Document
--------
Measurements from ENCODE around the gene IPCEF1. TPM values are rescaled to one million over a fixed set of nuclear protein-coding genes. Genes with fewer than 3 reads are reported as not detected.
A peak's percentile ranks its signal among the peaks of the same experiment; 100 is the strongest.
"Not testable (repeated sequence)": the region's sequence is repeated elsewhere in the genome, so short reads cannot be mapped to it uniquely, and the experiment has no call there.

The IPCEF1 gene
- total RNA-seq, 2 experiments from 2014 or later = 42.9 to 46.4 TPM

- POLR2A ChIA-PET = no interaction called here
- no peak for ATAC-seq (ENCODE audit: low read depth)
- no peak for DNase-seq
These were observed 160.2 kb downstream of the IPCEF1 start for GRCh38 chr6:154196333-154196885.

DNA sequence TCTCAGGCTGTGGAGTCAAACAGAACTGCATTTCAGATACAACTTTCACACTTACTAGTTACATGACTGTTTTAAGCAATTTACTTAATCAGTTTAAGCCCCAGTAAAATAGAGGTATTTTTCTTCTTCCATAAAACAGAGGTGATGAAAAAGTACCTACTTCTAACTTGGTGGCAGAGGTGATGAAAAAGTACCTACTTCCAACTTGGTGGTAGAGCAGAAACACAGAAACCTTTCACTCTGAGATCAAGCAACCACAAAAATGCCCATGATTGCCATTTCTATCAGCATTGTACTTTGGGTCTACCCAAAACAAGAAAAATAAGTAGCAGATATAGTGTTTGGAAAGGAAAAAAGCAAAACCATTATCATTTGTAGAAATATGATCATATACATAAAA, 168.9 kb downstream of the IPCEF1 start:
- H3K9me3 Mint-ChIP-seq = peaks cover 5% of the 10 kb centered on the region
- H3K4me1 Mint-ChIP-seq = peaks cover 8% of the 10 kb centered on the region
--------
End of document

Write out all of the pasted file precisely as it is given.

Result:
Measurements from ENCODE around the gene IPCEF1. TPM values are rescaled to one million over a fixed set of nuclear protein-coding genes. Genes with fewer than 3 reads are reported as not detected.
A peak's percentile ranks its signal among the peaks of the same experiment; 100 is the strongest.
"Not testable (repeated sequence)": the region's sequence is repeated elsewhere in the genome, so short reads cannot be mapped to it uniquely, and the experiment has no call there.

The IPCEF1 gene
- total RNA-seq, 2 experiments from 2014 or later = 42.9 to 46.4 TPM

- POLR2A ChIA-PET = no interaction called here
- no peak for ATAC-seq (ENCODE audit: low read depth)
- no peak for DNase-seq
These were observed 160.2 kb downstream of the IPCEF1 start for GRCh38 chr6:154196333-154196885.

DNA sequence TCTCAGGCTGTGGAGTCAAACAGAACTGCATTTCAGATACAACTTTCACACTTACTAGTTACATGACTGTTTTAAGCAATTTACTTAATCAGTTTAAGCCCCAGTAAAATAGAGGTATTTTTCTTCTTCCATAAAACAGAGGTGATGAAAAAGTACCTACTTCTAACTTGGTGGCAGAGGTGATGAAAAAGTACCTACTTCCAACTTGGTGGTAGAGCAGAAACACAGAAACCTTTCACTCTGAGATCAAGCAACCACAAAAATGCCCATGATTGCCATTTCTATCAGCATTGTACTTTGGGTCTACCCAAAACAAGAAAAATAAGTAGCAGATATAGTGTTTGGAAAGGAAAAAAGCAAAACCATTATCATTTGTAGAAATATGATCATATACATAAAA, 168.9 kb downstream of the IPCEF1 start:
- H3K9me3 Mint-ChIP-seq = peaks cover 5% of the 10 kb centered on the region
- H3K4me1 Mint-ChIP-seq = peaks cover 8% of the 10 kb centered on the region